According to the head of the scandal-ridden Taiwanese technology manufacturing company Foxconn, China’s young generation of workers are no longer interested in blue-collar factory jobs. Instead, they have their sights set on work that's technology-based and that doesn’t require physical labor.
“The young generation don’t want to work in factories,” Terry Gou, founder of chairman of Foxconn, told a delegation at the Asia-Pacific Economic Cooperation (APEC) forum in Bali, Indonesia. “They want to work in services or the Internet or another more easy and relaxed job.”
That, Gou said, has changed the job landscape. “Many workers are moving to the services sector and [now] in the manufacturing sector, total demand [for workers] is now more than supply,” Gou explained to the Financial Times.
Factory jobs were extremely popular at the beginning of China’s breakneck growth in the 1980s, and continued to be popular the following two decades. For the most part, migrant workers would come from all over the country, from mostly poorer, impoverished villages in central or western China, work tirelessly and send back earnings to their families.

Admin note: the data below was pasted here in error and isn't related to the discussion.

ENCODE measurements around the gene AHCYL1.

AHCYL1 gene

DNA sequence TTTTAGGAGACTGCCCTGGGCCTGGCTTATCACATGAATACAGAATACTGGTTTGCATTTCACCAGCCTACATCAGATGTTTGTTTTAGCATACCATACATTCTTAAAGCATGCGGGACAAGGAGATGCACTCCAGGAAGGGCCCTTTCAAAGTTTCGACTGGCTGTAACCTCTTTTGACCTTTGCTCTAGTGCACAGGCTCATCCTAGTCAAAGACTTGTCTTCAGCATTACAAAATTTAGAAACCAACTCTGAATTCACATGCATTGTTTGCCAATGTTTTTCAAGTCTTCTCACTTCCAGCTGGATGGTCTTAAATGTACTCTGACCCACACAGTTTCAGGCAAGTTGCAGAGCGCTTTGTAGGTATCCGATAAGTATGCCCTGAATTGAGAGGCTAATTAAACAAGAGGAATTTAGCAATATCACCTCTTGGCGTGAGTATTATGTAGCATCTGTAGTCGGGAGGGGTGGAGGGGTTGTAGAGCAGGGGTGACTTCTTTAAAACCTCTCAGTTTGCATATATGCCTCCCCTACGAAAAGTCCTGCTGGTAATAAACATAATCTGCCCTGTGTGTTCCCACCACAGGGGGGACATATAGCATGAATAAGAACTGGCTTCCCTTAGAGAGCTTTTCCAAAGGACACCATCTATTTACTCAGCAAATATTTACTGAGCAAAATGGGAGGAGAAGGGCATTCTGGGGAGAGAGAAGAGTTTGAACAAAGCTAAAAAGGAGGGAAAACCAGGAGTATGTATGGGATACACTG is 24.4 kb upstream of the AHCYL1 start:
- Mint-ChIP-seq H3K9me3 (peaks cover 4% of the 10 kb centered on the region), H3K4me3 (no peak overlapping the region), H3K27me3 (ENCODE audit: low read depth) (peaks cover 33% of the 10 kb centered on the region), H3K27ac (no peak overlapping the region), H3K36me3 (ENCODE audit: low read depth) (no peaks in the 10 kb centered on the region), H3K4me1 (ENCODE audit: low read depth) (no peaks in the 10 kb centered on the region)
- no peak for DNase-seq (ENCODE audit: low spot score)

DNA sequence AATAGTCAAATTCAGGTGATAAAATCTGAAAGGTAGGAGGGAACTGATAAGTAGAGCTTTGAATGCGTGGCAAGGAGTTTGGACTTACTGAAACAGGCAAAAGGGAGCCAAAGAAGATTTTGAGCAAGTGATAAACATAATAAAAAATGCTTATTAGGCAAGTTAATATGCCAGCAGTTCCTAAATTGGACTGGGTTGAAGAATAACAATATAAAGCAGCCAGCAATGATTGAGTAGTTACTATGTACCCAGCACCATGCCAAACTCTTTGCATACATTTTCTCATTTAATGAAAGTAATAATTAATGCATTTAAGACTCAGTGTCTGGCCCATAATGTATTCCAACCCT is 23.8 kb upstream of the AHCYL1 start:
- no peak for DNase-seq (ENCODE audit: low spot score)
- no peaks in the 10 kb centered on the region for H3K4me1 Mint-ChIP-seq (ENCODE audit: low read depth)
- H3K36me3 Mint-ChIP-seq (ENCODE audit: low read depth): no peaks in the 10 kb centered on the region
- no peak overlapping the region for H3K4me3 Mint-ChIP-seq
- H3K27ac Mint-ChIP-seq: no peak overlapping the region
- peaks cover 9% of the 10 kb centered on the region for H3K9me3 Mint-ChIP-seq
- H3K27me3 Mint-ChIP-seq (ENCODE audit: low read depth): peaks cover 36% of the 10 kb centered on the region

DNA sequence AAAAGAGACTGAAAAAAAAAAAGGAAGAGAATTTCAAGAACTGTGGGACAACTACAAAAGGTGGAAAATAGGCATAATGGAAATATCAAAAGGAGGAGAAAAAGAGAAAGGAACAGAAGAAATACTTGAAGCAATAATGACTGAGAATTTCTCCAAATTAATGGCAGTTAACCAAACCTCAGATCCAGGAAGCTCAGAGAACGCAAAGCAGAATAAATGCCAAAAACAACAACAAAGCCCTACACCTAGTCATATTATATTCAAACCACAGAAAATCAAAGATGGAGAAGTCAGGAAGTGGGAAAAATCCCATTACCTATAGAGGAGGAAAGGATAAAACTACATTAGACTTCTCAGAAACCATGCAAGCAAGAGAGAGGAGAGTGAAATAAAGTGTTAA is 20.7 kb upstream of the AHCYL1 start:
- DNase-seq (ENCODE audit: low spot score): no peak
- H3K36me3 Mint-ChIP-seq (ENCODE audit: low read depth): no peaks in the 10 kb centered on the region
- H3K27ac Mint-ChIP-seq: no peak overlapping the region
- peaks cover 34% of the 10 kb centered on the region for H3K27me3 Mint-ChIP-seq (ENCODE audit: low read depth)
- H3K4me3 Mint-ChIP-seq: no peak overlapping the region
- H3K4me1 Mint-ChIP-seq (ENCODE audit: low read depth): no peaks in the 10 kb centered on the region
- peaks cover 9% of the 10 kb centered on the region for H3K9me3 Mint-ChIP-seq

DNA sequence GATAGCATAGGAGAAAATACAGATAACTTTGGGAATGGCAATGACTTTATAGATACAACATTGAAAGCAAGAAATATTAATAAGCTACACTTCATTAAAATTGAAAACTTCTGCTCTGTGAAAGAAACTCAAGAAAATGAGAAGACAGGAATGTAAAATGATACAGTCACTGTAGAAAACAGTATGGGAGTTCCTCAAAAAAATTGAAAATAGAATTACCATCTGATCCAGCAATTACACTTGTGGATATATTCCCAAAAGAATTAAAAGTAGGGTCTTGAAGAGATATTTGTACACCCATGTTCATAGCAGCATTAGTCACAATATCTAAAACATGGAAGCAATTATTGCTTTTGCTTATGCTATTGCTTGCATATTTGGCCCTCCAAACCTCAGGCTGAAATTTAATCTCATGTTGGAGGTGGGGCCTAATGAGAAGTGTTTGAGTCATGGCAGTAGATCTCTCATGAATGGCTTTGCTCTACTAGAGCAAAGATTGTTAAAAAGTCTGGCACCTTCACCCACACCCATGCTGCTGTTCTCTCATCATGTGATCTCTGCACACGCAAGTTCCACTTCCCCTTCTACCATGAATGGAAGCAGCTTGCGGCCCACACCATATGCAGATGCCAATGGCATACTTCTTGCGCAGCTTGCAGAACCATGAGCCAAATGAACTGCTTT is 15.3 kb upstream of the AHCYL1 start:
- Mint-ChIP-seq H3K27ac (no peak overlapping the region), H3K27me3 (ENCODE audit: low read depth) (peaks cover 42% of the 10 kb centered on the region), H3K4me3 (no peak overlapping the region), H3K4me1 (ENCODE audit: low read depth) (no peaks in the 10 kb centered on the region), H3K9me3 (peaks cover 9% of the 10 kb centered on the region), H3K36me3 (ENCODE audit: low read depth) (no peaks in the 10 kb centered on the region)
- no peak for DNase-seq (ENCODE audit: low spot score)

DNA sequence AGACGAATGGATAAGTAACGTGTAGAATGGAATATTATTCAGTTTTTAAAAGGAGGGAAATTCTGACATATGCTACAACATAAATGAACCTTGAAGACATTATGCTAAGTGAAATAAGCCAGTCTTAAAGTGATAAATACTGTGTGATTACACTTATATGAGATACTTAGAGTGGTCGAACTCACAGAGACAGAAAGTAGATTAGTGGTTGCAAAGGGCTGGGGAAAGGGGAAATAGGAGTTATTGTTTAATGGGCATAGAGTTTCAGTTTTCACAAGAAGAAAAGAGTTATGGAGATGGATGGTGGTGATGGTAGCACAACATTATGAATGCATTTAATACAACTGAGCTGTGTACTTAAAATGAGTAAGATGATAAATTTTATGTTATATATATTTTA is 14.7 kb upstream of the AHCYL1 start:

While China’s factory lines aren’t about to close anytime soon, many are admitting that manufacturers aren’t recruiting much new blood. Now, as China’s middle class becomes wealthier and more stable, younger workers from rural areas no longer want to work a stable factory job, and are setting their sights, instead, on a piece of the country’s new wealth. “It’s difficult to find works nowadays,” Yu Hexi, a 52-year-old factory manager in eastern China, told The Telegraph. “Many workers have returned to their home provinces in central and western China, like Henan, where local companies have started developing. Local governments are now encouraging [workers] to go back and offering benefits.”
Now, while no longer faced with the problem of having to turn away eager young workers, factory owners have branched out and have begun hiring older men and women to fill their assembly lines. Others have even resorted to moving production altogether, opting to have their factories in places like Vietnam or Cambodia, where factory life is still a common and lucrative livelihood for younger migrant workers.
That being said, company’s like Foxconn are adapting and learning to survive on fewer workers. Gou said that not only have operations moved more inland, where factory jobs are more desirable, but the company has also begun eliminating some factory line positions by “automating more of its assembly lines.
Michelle FlorCruz joined IBTimes in October of 2012 and has special interest in stories relating to politics, business and culture in China and other areas of Asia....